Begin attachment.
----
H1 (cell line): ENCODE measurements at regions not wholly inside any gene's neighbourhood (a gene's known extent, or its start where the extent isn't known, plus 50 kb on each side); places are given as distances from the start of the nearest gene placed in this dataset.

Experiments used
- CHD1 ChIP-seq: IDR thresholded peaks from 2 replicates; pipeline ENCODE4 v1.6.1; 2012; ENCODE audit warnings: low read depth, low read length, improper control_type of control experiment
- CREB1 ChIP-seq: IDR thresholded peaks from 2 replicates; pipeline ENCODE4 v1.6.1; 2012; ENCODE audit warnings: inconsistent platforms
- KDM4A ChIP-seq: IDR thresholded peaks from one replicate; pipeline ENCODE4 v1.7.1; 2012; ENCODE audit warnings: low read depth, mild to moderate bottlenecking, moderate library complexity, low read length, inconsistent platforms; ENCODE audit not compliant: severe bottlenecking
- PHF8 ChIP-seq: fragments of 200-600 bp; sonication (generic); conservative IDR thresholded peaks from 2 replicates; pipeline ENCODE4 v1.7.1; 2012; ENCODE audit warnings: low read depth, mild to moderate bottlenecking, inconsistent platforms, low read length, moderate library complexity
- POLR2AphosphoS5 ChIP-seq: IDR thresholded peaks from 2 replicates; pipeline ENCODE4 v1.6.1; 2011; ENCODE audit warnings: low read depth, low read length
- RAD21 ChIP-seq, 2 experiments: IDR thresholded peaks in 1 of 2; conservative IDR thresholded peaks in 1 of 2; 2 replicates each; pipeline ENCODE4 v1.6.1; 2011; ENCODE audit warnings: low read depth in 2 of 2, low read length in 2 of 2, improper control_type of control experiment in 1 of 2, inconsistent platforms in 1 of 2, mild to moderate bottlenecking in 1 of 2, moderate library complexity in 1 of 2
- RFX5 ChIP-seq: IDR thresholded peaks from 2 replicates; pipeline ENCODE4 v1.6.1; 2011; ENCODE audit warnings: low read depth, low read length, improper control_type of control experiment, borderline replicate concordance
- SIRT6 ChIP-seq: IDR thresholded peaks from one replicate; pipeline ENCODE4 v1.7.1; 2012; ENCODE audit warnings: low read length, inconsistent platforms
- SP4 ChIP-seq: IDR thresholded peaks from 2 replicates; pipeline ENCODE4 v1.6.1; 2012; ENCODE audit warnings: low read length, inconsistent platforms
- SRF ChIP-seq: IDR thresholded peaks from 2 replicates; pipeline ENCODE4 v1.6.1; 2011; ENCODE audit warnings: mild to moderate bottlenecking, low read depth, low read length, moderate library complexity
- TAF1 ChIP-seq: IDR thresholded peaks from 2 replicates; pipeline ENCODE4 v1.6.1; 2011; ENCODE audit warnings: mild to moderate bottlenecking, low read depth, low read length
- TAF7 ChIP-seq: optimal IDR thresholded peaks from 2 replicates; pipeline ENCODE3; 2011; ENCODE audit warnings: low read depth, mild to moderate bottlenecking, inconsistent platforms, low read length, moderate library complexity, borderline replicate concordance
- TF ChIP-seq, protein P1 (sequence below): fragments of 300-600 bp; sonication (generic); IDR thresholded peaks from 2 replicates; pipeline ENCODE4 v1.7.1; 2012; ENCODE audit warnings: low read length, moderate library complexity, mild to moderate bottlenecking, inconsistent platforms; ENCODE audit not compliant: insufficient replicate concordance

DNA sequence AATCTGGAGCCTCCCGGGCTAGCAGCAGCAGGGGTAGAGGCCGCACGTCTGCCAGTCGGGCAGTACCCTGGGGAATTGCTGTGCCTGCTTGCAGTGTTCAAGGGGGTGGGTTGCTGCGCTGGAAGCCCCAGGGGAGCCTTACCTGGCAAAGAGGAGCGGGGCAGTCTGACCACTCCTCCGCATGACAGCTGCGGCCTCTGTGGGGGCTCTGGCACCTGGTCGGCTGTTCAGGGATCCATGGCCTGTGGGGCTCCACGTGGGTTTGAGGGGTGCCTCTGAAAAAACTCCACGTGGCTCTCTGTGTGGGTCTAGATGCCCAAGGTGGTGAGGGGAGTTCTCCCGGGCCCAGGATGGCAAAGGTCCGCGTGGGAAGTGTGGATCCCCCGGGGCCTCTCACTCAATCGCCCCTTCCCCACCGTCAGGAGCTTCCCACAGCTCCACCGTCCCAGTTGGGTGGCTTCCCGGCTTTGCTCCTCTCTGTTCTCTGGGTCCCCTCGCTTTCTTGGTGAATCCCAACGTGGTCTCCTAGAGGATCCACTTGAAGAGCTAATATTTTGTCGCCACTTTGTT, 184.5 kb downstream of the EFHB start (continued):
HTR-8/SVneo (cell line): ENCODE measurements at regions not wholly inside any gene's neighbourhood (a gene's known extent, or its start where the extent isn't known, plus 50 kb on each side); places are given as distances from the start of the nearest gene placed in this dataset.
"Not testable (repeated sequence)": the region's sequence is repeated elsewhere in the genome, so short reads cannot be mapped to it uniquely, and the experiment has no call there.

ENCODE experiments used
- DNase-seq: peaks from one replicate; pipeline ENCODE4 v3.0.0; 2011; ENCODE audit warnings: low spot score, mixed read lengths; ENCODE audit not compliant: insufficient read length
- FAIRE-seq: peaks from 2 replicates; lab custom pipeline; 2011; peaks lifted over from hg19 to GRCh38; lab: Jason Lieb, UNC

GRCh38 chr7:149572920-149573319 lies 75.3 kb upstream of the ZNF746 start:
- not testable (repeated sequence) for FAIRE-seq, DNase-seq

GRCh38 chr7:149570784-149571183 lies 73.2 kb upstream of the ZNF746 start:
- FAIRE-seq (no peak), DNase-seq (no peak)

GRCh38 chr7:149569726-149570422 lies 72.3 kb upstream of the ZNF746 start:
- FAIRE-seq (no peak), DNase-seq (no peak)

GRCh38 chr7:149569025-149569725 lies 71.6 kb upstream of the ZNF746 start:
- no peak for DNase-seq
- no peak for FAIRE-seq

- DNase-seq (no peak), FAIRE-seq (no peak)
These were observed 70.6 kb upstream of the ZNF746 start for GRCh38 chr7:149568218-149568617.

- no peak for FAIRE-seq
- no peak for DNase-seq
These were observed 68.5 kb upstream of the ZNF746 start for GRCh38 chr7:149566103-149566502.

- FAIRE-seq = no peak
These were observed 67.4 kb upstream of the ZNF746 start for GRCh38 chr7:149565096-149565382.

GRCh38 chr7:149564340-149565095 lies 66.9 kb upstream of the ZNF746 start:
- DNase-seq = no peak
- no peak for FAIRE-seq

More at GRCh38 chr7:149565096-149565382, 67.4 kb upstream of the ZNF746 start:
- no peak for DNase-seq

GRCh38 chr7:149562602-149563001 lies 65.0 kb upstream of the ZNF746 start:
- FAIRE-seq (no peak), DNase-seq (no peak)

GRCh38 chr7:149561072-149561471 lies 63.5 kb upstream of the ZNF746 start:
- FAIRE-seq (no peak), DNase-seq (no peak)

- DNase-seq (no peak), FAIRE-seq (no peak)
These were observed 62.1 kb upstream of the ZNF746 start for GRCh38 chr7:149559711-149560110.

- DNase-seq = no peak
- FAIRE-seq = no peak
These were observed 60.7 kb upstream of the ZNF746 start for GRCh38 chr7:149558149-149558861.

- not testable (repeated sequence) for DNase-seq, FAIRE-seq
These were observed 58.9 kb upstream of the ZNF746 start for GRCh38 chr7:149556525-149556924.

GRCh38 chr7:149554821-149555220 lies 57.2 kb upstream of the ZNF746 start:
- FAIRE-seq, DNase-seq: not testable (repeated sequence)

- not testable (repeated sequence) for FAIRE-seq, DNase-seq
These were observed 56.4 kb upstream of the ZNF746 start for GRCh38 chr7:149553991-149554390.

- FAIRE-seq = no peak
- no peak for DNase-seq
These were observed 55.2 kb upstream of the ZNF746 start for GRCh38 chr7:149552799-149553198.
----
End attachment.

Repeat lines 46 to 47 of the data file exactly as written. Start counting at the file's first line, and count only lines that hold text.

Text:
- FAIRE-seq (no peak), DNase-seq (no peak)

- DNase-seq (no peak), FAIRE-seq (no peak)